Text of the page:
June Holley has been weaving economic and community networks for more than 25 years. In 1981 she discovered complexity science and became intrigued with the process of transformation. How could communities change in ways that would make them good places for everyone? With others in Appalachian Ohio, she catalyzed cascades of experimentation, observing and documenting the dynamics that enabled many hundreds of people to start and then expand businesses. With these entrepreneurs, she mobilized dozens of area organizations to collaborate, self-organize and create an environment that would help these businesses innovate and work together. After 20 years as executive director of the Appalachian Center for Economic Networks, she stepped down to help communities around the globe form Smart Networks by training and supporting Network Weavers. She helped clients use Smart Network Analyzer social network mapping software. Her recent Smart Networks projects have involved communities, regions, statewide collaborations, healthcare and hospital systems, and national learning and innovation networks. She is a dynamic keynote speaker and has led hundreds of interactive workshops on applying a network approach. She is working to support infrastructures needed so that networking and self-organizing strategies can expand in groups and communities world-wide.
Wednesday, April 15, 2014, 1-2 pm ET
Topic: Bright Spotting:
Finding and learning from the right patients to improve outcomes
Guest: Cole Zanetti
Many people agree that the US healthcare system needs to change, but how to go about that complex change is not so easy to see. The Triple Aim Initiative of the Institute for Healthcare Improvement states that new designs need to create better care for individuals, better health for populations, and lower per capita costs-simultaneously. Our guest this month is one of the many innovators who have accepted this challenge.
Cole Zanetti will join the call to share some of the research tools and practices, including predictive analytics and Positive Deviance, he is using in his work. Please bring your own experience and your voice to this vital conversation
Dr. Cole Zanetti is a Family Physician and Leadership Preventive Medicine Resident at Dartmouth Hitchcock Medical Center. Dr. Zanetti is a recent recipient of the American College of Physicians, Primary Care Innovation Award for his proposal on the use of positive deviance as a value based approach to patient engagement. Dr. Zanetti has worked with the Positive Deviance Initiative for the past year to identify new applications for positive deviance in healthcare.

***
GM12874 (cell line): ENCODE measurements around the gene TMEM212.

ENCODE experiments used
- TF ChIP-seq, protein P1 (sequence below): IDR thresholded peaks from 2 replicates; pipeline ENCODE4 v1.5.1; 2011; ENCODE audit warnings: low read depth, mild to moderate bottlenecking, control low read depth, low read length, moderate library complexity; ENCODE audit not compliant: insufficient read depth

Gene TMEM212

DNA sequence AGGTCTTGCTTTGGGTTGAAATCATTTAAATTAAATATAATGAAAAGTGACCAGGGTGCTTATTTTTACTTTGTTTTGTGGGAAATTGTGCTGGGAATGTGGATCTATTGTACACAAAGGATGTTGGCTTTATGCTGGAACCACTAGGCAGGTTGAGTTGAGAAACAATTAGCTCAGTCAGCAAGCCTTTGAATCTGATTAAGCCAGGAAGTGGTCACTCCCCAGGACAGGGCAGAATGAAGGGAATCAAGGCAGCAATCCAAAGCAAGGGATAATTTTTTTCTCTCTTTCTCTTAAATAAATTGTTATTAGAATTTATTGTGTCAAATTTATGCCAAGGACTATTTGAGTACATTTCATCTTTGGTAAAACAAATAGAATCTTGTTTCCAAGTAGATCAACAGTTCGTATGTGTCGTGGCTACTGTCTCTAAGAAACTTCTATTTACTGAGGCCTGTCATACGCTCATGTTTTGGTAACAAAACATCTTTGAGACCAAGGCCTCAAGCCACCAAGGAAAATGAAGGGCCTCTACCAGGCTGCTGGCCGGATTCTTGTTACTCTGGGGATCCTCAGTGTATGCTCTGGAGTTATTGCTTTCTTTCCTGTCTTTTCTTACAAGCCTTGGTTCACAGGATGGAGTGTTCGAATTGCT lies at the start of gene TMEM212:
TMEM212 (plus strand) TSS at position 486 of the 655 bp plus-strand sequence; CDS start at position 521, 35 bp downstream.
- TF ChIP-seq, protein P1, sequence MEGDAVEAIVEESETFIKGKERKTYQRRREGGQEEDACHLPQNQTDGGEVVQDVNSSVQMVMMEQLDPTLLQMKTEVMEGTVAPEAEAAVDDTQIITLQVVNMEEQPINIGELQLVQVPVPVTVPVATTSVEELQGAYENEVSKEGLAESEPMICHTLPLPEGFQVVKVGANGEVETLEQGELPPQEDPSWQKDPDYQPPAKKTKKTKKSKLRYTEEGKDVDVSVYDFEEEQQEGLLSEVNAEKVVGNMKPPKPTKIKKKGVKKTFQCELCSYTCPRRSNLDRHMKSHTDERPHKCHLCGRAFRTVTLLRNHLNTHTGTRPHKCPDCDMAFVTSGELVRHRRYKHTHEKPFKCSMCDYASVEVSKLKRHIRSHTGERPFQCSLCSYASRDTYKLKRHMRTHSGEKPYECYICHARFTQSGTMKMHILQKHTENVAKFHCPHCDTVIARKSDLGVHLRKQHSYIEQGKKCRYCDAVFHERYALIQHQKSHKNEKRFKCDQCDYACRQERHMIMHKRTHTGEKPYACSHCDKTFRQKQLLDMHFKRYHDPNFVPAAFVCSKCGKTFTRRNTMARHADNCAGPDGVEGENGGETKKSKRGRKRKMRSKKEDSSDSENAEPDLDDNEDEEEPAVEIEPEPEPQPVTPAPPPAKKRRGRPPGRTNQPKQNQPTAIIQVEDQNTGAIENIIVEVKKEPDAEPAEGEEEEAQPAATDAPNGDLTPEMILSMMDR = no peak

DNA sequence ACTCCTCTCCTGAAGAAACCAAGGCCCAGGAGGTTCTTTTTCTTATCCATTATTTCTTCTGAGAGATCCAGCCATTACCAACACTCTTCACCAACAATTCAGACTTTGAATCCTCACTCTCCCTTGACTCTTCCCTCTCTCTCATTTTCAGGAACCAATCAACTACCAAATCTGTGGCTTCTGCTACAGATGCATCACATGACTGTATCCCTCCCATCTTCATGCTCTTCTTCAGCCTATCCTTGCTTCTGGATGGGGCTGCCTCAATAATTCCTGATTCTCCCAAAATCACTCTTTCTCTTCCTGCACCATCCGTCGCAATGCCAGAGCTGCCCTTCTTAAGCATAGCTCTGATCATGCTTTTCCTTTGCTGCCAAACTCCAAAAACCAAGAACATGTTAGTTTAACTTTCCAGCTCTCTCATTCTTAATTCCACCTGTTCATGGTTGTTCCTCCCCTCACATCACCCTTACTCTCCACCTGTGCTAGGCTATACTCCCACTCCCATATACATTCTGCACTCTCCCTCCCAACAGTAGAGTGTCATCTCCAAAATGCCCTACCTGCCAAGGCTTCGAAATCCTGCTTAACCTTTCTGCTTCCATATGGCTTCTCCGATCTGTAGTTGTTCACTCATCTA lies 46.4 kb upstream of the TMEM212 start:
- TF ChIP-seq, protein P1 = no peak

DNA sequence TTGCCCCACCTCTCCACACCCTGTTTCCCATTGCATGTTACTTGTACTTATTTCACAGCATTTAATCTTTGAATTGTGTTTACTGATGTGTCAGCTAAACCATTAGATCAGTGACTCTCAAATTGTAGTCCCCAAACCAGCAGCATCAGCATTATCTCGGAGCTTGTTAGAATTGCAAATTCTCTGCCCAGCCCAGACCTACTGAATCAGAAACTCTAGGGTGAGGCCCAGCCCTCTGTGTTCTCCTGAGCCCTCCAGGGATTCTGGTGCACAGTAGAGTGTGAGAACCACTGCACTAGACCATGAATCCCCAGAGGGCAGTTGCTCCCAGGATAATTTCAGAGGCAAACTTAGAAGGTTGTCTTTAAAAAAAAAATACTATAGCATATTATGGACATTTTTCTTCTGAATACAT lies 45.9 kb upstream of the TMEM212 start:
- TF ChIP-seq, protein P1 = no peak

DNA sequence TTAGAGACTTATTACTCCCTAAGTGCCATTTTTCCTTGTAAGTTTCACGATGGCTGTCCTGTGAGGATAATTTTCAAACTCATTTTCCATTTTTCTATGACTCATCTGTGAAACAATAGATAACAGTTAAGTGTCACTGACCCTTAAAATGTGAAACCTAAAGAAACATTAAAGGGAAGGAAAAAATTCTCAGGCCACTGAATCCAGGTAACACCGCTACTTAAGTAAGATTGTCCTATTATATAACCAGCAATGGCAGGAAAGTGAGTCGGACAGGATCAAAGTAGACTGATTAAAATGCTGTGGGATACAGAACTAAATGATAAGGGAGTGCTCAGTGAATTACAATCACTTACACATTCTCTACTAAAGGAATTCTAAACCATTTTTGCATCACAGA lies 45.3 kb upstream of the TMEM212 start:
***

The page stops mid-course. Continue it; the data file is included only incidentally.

He has worked with the Dartmouth Center for Health Care Delivery Science on innovative mobile health initiatives in Haiti, was selected by the Robert Wood Johnson Foundation as a Thought Leader for their symposium on Health and Health Care in 2032, and was selected for a National Library of Medicine scholarship for a biomedical informatics-training course. He served as a guest lecturer for the Complex Care Innovation Lab at the Center for Health Care Strategies. Dr. Zanetti completed his family medicine residency at NH Dartmouth Family Medicine at Concord Hospital where he was awarded the Resident Teacher Award. He is currently an MPH candidate at the Dartmouth Institute for Health Policy and Clinical Practice.
He received his Osteopathic Medical Degree from the Texas College of Osteopathic Medicine where he was the recipient of numerous honors and awards some of which include: the Student Doctor of the Year Award, the Student Health Activist of the Year Award from the American Public Health Association, National Paul Ambrose Political Leadership Scholar Award and the Future Leaders in Preventive Medicine Award. He has also served as the National Chair of Community and Environmental Health for the American Medical Student Association and has worked in Washington DC as a health policy intern for the American Association of Colleges of Osteopathic Medicine. He holds a BA in Psychology from the University at Buffalo.